The idea of having a robot companion is quite dystopian, especially for older generations. But through years of research, the team developing ElliQ have been able to develop a language and user report feeling natural, with subtle expressions that help develop a unique bond between ElliQ and its owner. ElliQ is not designed to replace human interaction, but it could be an important motivating factor in keeping older adults healthy and active.

Dor Skuler, chief executive and founder of Intuition Robotics, said “[Our goal is] to empower older adults to intuitively interact with technology and easily connect with content and loved ones, and pursue an active lifestyle.”

“We like to think of ElliQ as part communication coordinator, part facilitator of lifelong learning and part coach. She’s easy to talk to, intuitive to operate and understands her owner.”

CQC to Review Children and Adolescent Mental Health Services

As part of the government’s review of mental health services the CQC has been asked to lead "a major thematic review of children and adolescent mental health services (CAMHS) across the country" to identify what is working well and what is not.

Writing in the Huffington Post the Prime Minister said “I want to see mental health addressed not just in our hospitals, but in our classrooms and communities.”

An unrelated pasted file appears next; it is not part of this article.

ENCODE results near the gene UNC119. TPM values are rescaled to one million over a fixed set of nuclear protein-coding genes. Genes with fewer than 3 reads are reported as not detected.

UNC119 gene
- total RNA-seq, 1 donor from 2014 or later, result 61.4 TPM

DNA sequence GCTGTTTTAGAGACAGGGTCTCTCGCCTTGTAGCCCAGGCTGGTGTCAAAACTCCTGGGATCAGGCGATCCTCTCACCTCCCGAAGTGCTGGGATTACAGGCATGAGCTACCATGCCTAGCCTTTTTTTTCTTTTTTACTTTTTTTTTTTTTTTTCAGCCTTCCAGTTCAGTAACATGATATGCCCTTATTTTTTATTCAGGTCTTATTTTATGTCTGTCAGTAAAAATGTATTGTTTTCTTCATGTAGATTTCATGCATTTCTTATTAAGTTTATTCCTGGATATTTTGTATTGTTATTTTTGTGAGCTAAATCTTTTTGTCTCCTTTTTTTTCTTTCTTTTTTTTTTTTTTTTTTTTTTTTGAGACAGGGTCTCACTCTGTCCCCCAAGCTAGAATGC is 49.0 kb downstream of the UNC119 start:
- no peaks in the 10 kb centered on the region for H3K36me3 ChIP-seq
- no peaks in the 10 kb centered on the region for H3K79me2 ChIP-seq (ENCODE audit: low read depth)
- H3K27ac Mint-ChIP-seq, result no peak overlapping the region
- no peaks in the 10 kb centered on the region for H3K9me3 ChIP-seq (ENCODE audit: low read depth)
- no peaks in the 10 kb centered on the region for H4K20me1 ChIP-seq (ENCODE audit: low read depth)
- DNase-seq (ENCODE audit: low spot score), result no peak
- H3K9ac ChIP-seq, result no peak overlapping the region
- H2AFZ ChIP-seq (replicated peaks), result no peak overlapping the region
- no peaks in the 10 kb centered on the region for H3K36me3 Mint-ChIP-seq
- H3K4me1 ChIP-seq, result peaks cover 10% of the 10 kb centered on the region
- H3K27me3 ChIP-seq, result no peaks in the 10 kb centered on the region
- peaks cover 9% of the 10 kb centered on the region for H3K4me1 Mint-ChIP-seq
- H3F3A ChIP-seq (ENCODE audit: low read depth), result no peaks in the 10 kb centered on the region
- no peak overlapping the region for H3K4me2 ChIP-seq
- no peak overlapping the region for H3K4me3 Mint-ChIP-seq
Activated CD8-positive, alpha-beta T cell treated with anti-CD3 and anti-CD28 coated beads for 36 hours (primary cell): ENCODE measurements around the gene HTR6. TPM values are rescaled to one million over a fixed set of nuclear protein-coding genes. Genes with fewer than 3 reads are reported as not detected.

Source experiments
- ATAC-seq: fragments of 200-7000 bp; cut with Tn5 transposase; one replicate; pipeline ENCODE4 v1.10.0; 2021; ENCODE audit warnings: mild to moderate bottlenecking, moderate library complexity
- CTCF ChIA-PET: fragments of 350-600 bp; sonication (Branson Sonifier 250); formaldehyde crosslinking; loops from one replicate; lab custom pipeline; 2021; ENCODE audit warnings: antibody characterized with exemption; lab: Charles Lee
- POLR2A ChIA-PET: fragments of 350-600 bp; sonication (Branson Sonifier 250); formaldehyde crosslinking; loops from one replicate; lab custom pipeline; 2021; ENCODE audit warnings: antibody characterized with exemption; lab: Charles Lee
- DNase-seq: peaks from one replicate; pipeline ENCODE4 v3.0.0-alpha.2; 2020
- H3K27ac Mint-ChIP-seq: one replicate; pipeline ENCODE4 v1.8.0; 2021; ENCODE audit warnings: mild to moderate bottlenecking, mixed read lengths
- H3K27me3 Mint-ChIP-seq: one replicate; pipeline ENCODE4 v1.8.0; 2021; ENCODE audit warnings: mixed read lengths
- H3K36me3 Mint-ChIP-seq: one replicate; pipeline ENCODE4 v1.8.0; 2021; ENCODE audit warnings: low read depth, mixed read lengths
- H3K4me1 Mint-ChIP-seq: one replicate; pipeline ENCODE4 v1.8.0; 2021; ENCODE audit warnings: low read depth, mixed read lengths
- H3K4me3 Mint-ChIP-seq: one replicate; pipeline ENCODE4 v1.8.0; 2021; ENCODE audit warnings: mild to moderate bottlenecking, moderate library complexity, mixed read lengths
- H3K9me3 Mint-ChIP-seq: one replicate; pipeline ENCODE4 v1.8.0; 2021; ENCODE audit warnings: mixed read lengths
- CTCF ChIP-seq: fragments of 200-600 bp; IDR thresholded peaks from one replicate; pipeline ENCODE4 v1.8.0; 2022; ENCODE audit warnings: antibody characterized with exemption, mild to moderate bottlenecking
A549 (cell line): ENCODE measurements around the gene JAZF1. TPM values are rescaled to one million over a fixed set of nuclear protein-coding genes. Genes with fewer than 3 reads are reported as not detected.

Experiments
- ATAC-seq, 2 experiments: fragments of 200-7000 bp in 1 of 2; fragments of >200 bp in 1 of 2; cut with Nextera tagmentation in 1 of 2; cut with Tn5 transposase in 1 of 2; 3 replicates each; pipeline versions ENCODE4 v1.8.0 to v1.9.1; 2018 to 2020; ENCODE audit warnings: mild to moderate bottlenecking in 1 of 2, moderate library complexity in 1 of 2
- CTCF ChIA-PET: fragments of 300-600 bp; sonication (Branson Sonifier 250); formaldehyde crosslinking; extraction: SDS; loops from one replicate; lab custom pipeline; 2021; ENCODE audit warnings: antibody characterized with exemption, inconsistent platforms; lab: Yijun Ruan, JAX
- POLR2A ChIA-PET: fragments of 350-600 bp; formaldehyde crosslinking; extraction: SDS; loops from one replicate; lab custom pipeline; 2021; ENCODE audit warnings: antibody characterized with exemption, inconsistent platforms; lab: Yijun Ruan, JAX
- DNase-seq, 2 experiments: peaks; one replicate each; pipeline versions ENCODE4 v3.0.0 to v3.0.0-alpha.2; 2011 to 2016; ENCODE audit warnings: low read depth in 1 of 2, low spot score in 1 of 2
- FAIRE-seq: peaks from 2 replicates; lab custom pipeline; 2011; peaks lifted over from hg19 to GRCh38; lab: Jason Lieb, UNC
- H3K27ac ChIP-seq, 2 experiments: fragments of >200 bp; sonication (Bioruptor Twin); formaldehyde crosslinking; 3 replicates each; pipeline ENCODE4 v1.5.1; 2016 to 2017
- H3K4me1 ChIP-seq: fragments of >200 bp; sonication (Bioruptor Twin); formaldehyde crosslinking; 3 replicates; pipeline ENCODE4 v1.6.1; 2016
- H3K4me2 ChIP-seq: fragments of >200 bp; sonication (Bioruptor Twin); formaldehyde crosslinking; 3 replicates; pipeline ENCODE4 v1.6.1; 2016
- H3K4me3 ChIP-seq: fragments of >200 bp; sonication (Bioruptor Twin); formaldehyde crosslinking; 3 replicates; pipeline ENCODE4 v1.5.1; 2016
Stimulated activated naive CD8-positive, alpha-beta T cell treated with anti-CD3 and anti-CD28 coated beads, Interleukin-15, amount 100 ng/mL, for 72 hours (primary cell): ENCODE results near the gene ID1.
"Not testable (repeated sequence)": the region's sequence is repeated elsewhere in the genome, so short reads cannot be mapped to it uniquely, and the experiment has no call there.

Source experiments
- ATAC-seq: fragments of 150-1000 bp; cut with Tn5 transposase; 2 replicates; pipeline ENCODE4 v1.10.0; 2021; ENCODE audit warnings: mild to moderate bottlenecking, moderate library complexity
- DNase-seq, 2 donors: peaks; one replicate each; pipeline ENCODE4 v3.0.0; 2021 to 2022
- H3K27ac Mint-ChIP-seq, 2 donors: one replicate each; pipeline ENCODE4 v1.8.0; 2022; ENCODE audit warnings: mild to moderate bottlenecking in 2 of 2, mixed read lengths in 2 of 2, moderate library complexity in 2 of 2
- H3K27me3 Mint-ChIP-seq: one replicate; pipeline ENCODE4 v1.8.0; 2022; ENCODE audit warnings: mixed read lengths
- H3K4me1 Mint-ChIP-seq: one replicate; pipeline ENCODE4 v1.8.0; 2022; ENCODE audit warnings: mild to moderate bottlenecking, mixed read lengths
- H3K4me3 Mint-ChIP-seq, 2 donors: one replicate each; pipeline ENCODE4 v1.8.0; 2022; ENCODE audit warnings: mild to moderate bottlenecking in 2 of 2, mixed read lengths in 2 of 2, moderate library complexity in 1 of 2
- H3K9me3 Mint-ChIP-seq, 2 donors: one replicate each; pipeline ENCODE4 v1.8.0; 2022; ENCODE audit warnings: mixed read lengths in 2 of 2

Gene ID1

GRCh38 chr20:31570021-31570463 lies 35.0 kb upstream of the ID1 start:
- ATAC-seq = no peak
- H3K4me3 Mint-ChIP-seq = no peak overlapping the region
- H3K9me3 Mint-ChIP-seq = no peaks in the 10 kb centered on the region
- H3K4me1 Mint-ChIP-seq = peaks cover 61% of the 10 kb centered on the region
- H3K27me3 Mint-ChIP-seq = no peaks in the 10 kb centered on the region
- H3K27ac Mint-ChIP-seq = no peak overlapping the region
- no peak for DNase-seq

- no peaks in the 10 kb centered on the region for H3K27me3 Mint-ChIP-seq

“I want to see a focus on prevention as well as treatment, especially since so many adult mental health problems – which 1 in 4 of us will suffer from at any one time – begin in childhood.”

“No parent should feel helpless when watching their child suffer. No teacher should feel ill-equipped to deal with a troubled pupil. No teenager should have to leave their local area to seek treatment. No child should ever be left to feel like their life is not worth living.”

The CQC will be undertaking the review this year, working with other agencies and inspectorates, and expects to report on its findings in 2017/18.

Welcoming the announcement Dr Paul Lelliott, CQC's Deputy Chief Inspector of Hospitals (lead for mental health), said “"We know from our own inspections of all mental health services in England that there are problems with the quality of care that children and adolescents receive. These include long waiting times for assessment and treatment and difficulty accessing inpatient care close to home for those who need it.